The Development of Wealth Management in the UAE
May 24, 2023
A Hubbis Thought Leadership Event
In May, Hubbis hosted a private discussion in Dubai amongst experts on the wealth management market in the UAE. The event was kindly supported by Transamerica Life (Bermuda). This is a short synopsis of some of the key insights from the assembled experts, all wealth management leaders in private banks, EAMs, MFOs, life insurers and other entities plying their trade in the region. The picture the experts painted was one of a market enjoying rapid growth, improving professionalism, the support of fast-expand private wealth accumulation in the region, and huge inflows of international HNW and UHNW wealth.
At a Glance – What the Experts Said
The UAE is increasingly seen as an ideal mid-point between the West and the East, with both European and Asian private banks and wealth managers establishing or expanding their operations. At the same time, this is drawing in more professional and fiduciary service providers, adding to the virtuous circle of expertise and activity.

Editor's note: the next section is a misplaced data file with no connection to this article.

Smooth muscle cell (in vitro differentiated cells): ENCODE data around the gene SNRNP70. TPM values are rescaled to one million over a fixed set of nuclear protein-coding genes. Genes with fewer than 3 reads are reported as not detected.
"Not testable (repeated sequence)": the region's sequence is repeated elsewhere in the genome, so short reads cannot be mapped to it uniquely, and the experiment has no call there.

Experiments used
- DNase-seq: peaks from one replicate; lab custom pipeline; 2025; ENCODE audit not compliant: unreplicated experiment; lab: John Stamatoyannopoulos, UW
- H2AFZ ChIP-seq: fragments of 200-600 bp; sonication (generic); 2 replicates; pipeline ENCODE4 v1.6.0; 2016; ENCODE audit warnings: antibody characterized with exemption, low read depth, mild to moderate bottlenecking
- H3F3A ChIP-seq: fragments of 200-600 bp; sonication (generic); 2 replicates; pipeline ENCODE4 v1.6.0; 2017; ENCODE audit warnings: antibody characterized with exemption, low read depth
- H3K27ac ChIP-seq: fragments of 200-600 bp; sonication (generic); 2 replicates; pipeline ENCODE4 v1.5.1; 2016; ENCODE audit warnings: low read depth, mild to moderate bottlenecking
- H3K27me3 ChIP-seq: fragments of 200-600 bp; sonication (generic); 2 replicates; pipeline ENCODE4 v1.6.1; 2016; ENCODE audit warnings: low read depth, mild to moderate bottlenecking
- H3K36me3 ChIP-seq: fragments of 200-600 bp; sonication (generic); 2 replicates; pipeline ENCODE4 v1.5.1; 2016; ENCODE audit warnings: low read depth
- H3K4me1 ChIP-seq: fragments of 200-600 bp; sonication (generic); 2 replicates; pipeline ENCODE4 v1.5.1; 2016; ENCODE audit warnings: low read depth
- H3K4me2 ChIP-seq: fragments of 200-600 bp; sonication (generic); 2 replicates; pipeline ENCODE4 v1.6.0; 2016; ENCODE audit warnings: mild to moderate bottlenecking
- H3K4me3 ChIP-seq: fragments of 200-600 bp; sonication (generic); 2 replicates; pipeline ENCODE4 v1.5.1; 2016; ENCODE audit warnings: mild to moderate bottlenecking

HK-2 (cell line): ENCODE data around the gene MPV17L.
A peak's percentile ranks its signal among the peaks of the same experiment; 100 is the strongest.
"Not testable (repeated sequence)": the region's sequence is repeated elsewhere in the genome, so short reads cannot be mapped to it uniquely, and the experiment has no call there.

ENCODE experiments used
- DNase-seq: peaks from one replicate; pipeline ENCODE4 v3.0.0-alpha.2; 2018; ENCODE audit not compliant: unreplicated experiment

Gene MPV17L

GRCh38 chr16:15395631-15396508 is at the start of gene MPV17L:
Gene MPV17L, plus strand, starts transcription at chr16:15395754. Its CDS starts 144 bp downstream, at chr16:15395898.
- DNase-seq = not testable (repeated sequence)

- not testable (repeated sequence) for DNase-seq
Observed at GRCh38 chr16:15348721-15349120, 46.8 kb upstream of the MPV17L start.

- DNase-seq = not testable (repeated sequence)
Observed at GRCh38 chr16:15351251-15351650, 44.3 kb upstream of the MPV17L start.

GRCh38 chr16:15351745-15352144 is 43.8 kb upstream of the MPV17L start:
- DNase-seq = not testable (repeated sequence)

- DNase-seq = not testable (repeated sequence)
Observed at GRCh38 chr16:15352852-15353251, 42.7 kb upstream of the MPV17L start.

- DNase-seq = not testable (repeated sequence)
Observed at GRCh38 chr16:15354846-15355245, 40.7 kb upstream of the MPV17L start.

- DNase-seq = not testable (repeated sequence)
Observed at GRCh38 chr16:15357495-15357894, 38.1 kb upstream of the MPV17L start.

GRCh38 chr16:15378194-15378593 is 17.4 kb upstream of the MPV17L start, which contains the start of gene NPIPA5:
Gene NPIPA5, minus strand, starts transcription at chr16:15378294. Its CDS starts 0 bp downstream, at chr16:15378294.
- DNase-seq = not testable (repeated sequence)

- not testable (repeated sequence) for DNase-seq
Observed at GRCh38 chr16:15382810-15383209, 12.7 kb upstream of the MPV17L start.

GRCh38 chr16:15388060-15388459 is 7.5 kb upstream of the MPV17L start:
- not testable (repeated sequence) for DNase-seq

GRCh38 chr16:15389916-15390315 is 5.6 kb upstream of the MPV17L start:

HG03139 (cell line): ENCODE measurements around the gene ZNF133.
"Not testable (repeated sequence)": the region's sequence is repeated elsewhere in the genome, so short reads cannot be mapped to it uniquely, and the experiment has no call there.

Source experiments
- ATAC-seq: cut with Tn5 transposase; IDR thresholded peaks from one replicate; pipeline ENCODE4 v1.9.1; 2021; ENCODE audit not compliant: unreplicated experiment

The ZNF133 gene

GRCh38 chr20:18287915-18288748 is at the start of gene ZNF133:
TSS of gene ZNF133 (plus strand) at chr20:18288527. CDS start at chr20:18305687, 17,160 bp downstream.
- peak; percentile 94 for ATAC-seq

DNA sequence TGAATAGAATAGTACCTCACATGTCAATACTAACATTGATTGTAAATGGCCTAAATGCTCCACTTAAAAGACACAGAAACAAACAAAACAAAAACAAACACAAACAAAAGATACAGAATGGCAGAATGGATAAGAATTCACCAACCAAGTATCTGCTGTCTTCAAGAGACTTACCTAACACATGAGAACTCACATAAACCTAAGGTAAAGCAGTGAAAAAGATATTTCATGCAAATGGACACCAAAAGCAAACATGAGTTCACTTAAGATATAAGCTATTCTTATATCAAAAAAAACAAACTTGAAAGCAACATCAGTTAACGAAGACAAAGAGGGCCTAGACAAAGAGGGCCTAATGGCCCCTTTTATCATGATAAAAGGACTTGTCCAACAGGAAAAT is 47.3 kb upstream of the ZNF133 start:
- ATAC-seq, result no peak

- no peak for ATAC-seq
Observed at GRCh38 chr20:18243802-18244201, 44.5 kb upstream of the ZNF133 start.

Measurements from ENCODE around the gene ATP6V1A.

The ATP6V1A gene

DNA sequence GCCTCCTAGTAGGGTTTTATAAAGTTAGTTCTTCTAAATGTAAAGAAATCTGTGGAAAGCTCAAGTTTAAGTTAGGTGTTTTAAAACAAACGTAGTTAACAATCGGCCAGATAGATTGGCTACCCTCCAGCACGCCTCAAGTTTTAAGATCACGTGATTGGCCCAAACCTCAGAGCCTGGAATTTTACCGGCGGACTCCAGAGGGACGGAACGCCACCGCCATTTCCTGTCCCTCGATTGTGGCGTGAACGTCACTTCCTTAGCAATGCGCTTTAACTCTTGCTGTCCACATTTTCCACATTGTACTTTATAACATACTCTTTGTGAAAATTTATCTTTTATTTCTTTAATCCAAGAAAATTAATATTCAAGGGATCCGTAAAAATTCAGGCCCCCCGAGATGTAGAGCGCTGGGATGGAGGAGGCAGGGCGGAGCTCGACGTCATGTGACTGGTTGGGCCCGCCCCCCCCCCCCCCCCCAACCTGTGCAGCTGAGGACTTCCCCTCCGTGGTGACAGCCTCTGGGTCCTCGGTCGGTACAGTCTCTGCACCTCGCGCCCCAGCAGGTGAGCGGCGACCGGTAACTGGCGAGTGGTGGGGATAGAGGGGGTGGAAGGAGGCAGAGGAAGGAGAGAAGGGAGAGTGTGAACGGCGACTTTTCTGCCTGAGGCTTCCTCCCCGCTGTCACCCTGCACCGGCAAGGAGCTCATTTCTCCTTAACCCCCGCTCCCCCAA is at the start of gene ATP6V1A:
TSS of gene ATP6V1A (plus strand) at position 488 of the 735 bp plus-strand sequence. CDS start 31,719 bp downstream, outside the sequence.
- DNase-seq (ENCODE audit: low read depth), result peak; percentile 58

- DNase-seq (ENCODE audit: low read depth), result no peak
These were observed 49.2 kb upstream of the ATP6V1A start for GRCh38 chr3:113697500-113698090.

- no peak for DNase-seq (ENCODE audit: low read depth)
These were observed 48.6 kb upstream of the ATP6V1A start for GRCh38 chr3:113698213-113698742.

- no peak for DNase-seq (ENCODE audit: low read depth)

Banks and EAMs are eyeing up the prospects for the development of the custody offering in the region, which although only very much in its infancy, and currently really only for local or regional assets, is expected to gradually expand in the years ahead.
The growth of the economies in the region, of private wealth locally, and the continuing rapid inflow of HNW and UHNW families and wealth from across the globe provide the tailwinds for the expansion of the market, with sufficient headroom even today for the rising number and diversity of competitors in the wealth management space.